This can be the hardest question of all. There are lots of ways an item can be an 8. Maybe you are tired of cold wet feet. Those new boots, although not your favorite look, will make your winter morning commute more bearable every day for 4 months of the year. That ranks as a 10 for me, but might not for another woman! Ranking a potential purchase comes down to really knowing your values and personality. If you are all about comfort, then that gorgeous scratchy sweater may be a 2 for you, but a 10 for someone else.  I see lots of color impulse purchases. Someone loved the color (10), but not the fit (4), or feel (2). Make sure the whole garment is an 8, not just one aspect!

So, When is Enough Too Much?

Abundance becomes too much when you can’t keep what you own in order, you can’t keep track of it, or can’t stop buying. It is very easy to confuse want and need, and to fall into the buy-something-new-for-a-mood-boost trap. (AKA: Retail Therapy.) If you feel like your closet is out of control, you may want the help of someone like me, or if the shopping habit has become an issue, check out Jill Chivers’ amazing site, My Year Without Clothes Shopping.  I have completed a few shopping fasts since we moved to Georgia, some for Lent, and twice for a year each, and learned new things about myself each time! If your abundance has become too much, a fast might be just the ticket to appreciating what you do have. If a year seems a bit drastic, maybe just a shopping free month, or start small with a week. Apparently, Americans add about 52 items to their wardrobe yearly. That’s something new each week. Yikes!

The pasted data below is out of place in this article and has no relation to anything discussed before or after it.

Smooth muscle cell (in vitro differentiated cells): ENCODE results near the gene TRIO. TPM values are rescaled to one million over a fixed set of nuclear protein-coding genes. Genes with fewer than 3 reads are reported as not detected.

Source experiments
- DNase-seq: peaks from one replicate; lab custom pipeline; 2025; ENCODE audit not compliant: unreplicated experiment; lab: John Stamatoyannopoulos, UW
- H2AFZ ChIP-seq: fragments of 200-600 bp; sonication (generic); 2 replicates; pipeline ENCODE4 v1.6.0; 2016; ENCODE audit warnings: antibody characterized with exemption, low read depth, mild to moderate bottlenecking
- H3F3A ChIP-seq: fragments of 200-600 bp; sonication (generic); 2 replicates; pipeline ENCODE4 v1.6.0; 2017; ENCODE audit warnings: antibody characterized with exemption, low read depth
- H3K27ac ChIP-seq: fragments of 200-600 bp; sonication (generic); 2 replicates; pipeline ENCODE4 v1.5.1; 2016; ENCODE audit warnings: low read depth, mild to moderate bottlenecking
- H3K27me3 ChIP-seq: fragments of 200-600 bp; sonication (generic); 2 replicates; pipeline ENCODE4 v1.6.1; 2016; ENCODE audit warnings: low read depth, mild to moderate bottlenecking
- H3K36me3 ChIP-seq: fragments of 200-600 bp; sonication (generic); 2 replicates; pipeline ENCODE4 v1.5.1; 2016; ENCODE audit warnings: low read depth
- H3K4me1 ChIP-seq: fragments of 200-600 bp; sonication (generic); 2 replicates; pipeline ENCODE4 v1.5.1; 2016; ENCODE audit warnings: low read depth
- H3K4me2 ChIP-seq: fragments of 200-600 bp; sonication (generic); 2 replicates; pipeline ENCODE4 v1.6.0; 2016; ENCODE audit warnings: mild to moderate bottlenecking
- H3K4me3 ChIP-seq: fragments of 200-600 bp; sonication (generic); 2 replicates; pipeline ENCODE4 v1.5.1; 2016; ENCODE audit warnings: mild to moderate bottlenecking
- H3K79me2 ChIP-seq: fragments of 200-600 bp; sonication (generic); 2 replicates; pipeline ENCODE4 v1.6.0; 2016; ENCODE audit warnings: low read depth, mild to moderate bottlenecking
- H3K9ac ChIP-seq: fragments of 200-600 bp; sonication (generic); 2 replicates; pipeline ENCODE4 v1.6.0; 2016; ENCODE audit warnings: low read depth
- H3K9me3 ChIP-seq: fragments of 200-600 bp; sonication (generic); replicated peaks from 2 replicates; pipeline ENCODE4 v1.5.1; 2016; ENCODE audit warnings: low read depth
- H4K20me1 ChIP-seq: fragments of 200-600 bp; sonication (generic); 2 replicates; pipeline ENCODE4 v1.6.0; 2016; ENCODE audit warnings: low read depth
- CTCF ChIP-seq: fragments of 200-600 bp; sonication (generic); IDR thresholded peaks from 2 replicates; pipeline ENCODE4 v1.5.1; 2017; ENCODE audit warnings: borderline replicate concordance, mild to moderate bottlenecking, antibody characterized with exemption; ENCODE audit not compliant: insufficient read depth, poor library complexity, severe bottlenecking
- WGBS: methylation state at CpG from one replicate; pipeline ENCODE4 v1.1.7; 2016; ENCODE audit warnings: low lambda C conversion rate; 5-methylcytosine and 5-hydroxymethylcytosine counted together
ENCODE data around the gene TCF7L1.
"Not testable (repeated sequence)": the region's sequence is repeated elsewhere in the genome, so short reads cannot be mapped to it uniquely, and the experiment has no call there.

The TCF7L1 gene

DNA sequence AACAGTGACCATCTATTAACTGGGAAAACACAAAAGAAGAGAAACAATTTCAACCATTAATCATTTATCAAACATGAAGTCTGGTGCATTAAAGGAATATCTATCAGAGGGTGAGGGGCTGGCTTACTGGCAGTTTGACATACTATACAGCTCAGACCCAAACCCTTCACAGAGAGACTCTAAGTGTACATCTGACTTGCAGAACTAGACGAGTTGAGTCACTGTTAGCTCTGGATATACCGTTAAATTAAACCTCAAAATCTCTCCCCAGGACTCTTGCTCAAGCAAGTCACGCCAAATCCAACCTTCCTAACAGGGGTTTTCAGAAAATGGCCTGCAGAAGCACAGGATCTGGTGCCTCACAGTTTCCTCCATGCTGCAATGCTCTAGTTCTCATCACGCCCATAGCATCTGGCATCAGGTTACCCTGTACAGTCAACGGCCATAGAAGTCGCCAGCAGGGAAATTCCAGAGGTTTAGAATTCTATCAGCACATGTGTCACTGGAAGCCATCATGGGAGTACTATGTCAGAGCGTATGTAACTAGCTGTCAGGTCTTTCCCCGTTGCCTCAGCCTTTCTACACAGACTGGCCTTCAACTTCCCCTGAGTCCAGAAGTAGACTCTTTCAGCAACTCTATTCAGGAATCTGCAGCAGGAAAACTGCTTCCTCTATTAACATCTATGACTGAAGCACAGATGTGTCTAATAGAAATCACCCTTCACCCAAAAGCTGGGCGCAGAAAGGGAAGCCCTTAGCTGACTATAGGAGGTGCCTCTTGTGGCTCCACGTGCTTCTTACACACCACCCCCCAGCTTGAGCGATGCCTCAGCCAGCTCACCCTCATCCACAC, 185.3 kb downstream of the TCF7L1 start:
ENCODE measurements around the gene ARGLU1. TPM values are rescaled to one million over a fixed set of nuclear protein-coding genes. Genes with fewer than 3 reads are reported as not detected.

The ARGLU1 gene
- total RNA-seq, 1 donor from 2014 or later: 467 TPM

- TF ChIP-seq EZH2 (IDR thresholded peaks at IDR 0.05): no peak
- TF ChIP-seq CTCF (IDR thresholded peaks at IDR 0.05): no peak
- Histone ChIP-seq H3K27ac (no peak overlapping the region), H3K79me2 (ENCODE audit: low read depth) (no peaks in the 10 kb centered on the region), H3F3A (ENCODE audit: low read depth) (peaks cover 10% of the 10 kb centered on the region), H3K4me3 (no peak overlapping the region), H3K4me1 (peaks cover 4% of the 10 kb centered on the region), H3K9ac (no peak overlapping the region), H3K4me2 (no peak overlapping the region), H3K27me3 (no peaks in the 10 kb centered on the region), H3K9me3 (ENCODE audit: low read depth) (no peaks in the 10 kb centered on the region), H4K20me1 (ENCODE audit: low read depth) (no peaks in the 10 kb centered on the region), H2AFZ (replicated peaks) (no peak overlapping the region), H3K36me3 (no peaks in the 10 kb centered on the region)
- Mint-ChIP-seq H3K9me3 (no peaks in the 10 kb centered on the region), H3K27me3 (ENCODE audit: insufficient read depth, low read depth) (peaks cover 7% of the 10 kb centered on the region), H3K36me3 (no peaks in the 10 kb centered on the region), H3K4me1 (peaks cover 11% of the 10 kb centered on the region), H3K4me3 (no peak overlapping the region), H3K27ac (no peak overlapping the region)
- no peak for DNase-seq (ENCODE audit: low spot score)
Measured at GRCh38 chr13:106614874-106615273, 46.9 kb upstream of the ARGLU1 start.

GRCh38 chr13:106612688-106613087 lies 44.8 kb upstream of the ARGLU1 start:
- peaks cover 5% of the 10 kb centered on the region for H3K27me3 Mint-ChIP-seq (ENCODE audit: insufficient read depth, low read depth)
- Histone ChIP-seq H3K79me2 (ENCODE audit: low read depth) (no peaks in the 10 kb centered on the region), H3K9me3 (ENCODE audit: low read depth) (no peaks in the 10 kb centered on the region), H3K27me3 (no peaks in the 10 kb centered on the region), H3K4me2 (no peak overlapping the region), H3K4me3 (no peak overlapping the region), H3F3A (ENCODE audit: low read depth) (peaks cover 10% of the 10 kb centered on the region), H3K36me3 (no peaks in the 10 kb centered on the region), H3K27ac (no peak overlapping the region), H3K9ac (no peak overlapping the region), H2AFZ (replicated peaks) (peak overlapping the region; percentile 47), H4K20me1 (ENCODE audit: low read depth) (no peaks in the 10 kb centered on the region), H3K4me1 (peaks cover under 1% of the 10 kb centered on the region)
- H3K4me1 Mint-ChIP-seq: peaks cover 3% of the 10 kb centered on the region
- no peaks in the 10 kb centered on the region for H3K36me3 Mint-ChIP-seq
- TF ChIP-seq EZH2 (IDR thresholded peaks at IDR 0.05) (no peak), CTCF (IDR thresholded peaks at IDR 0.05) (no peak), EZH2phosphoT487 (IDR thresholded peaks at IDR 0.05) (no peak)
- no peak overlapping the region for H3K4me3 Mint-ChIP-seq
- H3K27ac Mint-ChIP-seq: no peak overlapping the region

Do you have enough? Or too much? Do you define it by number? Or some other way? Please share in the comments below!

The Perfect Handbag